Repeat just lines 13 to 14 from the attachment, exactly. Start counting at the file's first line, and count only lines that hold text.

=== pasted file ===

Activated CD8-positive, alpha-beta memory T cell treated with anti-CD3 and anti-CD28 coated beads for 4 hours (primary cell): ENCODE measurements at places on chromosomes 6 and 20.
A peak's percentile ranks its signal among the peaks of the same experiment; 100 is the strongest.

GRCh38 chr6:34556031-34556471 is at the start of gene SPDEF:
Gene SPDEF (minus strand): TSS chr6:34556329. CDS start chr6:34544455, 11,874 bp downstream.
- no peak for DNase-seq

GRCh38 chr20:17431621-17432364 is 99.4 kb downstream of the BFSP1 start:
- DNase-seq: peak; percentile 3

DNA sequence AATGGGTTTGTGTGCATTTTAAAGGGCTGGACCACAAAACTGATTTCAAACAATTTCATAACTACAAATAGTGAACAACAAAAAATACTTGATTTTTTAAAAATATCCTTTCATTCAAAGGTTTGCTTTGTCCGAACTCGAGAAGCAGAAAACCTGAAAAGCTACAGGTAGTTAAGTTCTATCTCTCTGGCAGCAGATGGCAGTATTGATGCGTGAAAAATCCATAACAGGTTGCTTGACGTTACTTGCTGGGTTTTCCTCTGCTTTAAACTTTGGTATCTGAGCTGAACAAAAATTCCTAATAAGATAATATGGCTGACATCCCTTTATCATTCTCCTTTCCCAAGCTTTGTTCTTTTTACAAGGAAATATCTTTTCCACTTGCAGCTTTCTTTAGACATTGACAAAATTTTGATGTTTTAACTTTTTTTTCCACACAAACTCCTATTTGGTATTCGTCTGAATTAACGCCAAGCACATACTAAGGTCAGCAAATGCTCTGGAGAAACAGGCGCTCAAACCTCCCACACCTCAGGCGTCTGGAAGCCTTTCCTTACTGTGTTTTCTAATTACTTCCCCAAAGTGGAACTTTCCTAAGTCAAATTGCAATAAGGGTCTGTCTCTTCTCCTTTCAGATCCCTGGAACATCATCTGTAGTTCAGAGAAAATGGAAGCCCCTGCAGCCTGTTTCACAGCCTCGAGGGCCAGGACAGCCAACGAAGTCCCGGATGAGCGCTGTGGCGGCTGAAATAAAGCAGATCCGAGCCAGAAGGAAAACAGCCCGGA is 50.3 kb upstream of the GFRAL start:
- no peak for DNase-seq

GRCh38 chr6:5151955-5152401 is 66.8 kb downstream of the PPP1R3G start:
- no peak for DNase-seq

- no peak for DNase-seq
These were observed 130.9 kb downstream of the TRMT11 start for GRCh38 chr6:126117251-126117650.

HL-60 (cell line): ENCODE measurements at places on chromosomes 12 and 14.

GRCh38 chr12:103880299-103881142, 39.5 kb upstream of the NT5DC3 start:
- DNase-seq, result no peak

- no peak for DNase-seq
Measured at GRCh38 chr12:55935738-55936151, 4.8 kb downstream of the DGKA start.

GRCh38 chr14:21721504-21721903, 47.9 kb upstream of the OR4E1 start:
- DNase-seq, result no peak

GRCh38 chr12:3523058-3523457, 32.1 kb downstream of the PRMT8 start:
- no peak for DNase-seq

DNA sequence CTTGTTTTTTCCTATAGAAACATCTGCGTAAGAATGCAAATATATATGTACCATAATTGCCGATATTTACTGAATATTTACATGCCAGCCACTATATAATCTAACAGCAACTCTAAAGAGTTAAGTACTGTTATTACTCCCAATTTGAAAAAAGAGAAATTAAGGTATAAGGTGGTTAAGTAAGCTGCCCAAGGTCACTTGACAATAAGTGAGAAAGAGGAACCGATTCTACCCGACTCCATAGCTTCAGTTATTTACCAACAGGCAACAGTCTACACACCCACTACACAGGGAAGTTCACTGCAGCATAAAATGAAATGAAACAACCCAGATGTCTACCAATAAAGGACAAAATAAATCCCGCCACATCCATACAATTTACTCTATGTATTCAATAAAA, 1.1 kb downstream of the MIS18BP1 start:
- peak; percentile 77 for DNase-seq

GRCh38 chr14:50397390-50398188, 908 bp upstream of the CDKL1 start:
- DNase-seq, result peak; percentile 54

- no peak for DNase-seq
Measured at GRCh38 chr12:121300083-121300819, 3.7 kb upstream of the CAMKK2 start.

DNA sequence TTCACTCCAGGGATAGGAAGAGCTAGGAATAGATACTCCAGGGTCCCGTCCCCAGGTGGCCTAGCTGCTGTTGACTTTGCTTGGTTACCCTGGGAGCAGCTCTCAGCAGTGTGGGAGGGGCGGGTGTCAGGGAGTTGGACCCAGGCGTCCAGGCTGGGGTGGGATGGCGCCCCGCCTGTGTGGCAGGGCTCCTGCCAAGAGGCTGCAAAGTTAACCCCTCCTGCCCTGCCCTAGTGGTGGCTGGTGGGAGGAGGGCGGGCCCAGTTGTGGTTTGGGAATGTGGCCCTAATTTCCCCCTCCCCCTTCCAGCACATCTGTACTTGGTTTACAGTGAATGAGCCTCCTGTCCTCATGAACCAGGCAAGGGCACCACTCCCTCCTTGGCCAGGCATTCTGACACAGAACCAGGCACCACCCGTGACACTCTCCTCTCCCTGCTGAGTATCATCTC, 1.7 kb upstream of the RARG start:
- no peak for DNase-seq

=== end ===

These were observed 130.9 kb downstream of the TRMT11 start for GRCh38 chr6:126117251-126117650.

HL-60 (cell line): ENCODE measurements at places on chromosomes 12 and 14.